“Class, you have permission to kick him in the balls,” Samsel says at one point on video, according to the newspaper.
Samsel, 36, was arrested Thursday on charges of misdemeanor battery after school officials in Wellsville, Kan., reported an unspecified “incident” between him and a student, the Franklin County Sheriff’s Office said. As videos — some of which The Washington Post obtained — circulated and made the news, parents and community members expressed alarm and outrage that Samsel was working with young people and representing them in the state House.
“What the hell is going on with the #KSLeg this session?” tweeted Kansas City, Mo., Mayor Quinton Lucas (D). “He shouldn’t just be terminated from substituting. He should be blocked from being around all kids.”
Heather Davis, whose son attends elementary school in Wellsville, said she’s “terrified to ask” her child if he has had contact with Samsel, though parents say Wednesday’s incident involved high school students in art class.
“I don’t find it acceptable at all,” she said of the behavior she saw on video.
Samsel insisted in a local TV interview that there was “no altercation,” even if one or two students may have “perceived it as one.” The lawmaker, who has represented the 5th State House District since 2019, suggested to KSNT the whole thing was “planned.”
“Nobody was ever in danger,” he told the station. “Did we make it look like we were in anger, or outrageous or hurting kids? Yeah, we did.”
Responding to The Post via text message, Samsel said it is “disgusting, and false to suggest that I would EVER do anything to hurt or make a kid uncomfortable.” He dismissed the Star’s reporting as “intentionally one-sided” and “99% hogwash” but did not elaborate on what he disputed.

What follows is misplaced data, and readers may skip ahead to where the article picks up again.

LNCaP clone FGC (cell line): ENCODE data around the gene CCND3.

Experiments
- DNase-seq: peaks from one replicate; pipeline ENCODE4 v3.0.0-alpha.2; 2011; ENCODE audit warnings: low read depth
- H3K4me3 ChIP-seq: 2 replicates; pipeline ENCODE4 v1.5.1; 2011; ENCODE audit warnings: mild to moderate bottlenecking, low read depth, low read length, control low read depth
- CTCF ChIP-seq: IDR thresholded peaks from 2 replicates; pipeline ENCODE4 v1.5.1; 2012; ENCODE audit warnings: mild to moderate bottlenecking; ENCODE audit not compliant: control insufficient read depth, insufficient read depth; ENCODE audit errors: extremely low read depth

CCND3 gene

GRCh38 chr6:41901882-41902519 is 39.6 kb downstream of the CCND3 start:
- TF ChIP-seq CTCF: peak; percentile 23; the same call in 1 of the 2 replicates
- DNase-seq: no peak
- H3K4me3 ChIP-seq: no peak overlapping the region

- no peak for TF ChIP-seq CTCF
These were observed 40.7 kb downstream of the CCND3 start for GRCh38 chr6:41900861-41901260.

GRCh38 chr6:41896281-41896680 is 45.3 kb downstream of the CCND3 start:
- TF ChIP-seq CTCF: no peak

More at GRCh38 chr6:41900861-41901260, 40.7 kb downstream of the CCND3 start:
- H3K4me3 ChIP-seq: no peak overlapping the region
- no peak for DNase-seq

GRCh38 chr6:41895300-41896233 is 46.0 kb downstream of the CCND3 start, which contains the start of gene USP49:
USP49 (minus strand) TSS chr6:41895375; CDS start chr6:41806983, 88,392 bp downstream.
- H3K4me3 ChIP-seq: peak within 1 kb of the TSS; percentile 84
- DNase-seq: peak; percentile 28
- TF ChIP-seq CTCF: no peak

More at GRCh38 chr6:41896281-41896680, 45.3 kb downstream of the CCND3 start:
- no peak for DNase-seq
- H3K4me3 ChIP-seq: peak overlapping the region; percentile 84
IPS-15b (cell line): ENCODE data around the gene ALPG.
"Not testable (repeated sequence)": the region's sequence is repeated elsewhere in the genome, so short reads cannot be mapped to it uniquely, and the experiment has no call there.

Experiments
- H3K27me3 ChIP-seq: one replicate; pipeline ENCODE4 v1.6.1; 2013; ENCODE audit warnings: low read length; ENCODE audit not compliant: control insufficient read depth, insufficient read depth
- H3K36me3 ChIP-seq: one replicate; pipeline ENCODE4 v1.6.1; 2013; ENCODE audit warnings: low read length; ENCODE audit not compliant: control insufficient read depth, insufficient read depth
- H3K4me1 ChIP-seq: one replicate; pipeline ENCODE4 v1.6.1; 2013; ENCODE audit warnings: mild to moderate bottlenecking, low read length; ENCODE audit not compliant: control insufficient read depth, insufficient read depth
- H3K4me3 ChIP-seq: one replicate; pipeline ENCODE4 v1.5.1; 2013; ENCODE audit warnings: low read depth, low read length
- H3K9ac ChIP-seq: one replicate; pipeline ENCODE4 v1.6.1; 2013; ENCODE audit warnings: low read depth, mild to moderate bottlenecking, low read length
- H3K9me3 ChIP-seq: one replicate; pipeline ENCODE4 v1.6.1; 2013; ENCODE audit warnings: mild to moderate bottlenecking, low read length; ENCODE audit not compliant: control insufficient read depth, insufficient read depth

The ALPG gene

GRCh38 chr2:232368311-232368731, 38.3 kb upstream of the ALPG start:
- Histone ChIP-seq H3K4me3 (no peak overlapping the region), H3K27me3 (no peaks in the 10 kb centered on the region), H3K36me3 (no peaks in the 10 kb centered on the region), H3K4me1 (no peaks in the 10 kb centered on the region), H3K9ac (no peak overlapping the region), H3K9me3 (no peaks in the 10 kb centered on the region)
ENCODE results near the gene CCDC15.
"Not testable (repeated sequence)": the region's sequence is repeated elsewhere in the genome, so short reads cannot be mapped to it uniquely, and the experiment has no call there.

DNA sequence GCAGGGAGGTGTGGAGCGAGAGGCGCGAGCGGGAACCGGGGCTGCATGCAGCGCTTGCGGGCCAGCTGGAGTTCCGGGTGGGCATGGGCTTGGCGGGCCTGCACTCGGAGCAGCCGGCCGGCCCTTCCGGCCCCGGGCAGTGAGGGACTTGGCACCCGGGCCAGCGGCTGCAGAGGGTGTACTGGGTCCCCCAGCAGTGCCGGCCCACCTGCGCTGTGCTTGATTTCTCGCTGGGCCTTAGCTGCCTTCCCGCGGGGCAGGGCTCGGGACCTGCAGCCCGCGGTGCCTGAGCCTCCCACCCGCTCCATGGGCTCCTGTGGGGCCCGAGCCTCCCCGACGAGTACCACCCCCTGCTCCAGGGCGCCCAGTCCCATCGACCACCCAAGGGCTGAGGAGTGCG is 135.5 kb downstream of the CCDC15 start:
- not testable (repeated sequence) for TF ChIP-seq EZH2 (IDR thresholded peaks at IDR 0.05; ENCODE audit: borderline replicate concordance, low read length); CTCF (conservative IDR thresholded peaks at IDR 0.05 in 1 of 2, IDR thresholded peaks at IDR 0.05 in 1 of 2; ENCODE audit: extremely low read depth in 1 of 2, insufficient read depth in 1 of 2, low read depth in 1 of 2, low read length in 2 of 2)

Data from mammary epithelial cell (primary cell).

Samsel grew up in Wellsville and is a lawyer, according to his website. He told The Post he was a “helper” around the school district, including its elementary school, and referees sports along with being a substitute teacher.
His website lists legislative priorities ranging from “our conservative Kansas values” to lower taxes to mental-health-related insurance coverage. Samsel’s recent sponsored bills listed online include one to increase the criminal penalties for stalking a minor and one creating a Kansas youth advisory council. Earlier this year, he was one of a small group to vote against a bill to end Kansas’s exclusion of spouses from sexual battery laws.
“I dread going to work at the [Kansas Capitol] every single day,” he told The Post on Saturday.
Samsel was quickly released on $1,000 bond after his arrest last week, officials said. He has not yet been formally charged but is set to appear in district court later this month, according to Franklin County Attorney Brandon Jones. Jones said Saturday evening that the sheriff’s office is still following up on leads and that his office has not yet received a report from law enforcement.
Staff members with the Wellsville Police Department said they could not immediately share an incident report, and the county sheriff did not respond Saturday to inquiries about the details.